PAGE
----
In The Hungry I talked a little about why it’s bad to ignore being hungry. Being hungry is a natural body function that tells people that we need more fuel. Hunger comes before other things like the inability to concentrate, weakness, fainting, and in extreme cases, starvation.
So, why is this a good thing?
Caution: the following may be triggering. I don’t know how to cut some of this and put it so you have to click on a link.
When I was a kid, I had to learn all sorts of tricks to deal with being hungry constantly. Like I’ve stated elsewhere, it’s not that I was fat as a child, but that my parents (in the 1970’s) bought into the “you can never be too thin” ideal. The things I did to ignore my hunger can all be found on pro-ana and diet boards now. But no matter how much I tried, the hunger never went away.
I just learned to accept the fact that I was always hungry, and go about my day.
Yes, there were times I snuck food at home, times I stole candy from the local corner store (pre-cursor to today’s convenience store). I was always so desperate I would do anything for extra food, including risking jail — or worse, the owners of the store calling my parents when they caught me. Even when given the ability to have some extra food (a friend offering me some of their cookies or a piece of candy), I had to balance it with not eating too much or I’d gain weight, and get in trouble.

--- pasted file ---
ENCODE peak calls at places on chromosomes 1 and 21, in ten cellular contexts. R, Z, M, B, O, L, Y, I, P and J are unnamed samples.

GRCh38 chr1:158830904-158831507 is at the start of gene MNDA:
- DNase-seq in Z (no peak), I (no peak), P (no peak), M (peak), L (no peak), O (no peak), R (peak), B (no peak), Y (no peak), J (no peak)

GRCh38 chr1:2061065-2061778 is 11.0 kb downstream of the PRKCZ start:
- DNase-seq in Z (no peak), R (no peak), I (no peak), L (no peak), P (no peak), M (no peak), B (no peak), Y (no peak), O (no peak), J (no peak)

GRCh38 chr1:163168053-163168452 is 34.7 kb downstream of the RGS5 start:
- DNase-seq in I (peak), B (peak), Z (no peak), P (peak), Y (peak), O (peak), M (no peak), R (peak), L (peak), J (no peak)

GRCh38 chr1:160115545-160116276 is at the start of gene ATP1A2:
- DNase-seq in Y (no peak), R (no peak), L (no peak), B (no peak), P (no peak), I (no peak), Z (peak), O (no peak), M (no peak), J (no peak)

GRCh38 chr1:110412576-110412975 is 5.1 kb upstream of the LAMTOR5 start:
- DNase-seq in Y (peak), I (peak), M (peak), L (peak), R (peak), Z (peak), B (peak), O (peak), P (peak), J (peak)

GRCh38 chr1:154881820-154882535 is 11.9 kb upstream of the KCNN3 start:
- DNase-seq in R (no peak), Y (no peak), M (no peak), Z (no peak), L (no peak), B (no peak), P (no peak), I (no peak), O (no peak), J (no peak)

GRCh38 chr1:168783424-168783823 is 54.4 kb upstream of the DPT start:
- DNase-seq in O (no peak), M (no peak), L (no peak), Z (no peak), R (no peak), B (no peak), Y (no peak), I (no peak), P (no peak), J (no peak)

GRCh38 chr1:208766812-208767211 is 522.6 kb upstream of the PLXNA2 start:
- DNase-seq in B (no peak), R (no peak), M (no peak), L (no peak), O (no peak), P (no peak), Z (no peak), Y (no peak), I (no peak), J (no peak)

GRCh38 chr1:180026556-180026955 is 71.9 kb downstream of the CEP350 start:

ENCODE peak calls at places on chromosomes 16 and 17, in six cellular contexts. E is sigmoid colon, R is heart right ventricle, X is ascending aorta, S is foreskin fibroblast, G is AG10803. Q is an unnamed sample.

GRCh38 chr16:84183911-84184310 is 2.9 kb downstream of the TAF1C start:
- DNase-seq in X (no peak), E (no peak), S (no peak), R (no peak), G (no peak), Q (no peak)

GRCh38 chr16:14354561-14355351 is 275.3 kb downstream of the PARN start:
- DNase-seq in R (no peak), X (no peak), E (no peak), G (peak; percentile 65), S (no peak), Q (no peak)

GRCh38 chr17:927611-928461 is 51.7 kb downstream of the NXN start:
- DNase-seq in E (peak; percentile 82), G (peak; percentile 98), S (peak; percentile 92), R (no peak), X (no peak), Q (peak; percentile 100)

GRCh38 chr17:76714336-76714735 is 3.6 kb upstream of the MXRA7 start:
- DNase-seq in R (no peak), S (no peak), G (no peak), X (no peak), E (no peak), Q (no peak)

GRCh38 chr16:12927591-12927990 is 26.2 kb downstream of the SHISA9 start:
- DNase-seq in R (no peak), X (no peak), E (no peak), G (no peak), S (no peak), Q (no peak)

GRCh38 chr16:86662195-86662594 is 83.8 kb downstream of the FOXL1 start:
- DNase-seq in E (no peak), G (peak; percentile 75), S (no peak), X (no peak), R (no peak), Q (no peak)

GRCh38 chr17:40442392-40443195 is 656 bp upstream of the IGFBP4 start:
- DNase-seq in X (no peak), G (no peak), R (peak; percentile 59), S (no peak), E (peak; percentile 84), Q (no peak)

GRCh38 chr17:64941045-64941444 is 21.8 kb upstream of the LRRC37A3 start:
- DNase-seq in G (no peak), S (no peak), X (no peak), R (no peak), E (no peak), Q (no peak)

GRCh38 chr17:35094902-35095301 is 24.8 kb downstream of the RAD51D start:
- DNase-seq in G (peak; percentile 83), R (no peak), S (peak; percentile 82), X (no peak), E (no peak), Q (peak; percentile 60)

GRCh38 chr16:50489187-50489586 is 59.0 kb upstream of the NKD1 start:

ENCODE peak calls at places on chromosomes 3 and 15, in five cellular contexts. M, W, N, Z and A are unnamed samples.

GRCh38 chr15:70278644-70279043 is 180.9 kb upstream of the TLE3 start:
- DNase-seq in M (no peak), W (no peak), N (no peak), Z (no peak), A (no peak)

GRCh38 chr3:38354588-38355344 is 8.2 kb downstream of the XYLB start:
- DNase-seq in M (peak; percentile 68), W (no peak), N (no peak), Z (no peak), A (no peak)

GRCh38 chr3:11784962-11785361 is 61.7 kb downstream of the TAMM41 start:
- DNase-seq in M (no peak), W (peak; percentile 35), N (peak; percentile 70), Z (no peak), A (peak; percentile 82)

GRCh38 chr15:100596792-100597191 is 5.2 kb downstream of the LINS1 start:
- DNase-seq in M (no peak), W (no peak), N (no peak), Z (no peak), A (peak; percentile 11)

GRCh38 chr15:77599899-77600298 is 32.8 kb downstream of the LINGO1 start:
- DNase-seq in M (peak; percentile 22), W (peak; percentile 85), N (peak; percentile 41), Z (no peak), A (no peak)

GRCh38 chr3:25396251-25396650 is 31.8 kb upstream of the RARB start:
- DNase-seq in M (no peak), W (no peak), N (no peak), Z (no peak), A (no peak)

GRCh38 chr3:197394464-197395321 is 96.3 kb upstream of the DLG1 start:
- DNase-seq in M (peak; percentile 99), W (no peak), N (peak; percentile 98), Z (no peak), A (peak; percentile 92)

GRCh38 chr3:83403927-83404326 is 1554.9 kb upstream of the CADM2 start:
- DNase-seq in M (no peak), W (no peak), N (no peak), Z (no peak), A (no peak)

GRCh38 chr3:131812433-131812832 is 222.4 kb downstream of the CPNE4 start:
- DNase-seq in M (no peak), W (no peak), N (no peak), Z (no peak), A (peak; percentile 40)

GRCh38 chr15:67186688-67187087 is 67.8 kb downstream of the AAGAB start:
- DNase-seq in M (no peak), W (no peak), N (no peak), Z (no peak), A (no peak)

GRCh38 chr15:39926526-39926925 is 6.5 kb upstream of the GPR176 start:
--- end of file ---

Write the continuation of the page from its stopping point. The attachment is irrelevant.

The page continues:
So, to say my relationship with hunger was a bit estranged would be an understatement.
Until a couple of years ago, I could go for days on end without eating (and did at times) without realizing I was hungry. The pangs were just “normal”, and if I ignored it for a half hour, it’d go away. Right? When it didn’t, I’d give myself another half hour and then start doing things. Eventually, I would forget about being hungry.
When I went to live with my grandparents, things got better, but I still never listened to my body, or it’s needs. I would eat at a certain time because that’s when dinner time was. It didn’t matter if I was hungry or not. And then there were my attempts to diet as I started gaining weight. One time, for a month, I tried to become a vegetarian. Only, I didn’t know the first thing about nutrition. So, my whole intake for the day would be a glass of milk with Carnation Instant Breakfast (TM) in it for breakfast, nothing for lunch, and a plate full of whatever frozen veggie Grandma was having with dinner that night. I was ravenous all the time, but it didn’t matter.
I was so used to being hungry after all.
As an adult, I had times of being with somebody and being alone. Whenever I was with somebody, I’d eat semi-normally. At least, I’d have one real meal a day, and maybe a snack during the day. I fueled my body on diet Coke (TM) and that’s about it.
By this time, I don’t even remember being hungry at all. I’d learned so well to ignore hunger, I never even felt it anymore.
It wasn’t until I met my husband that I started to realize something was wrong with me ignoring my hunger. Conall would get worried about me when we were apart, because he knew I’d usually not eat. If I was going to be away with friends for more than a few hours, he’d make sure they knew I needed to eat. It was annoying, because I was never hungry. It was more annoying when those friends saw how little I’d eat and insist I eat more, and at more intervals.
You’d think with how little I ate (how few times a day) that I’d not be fat. I mean, if it really is as simple as “calories in/calories out”, right?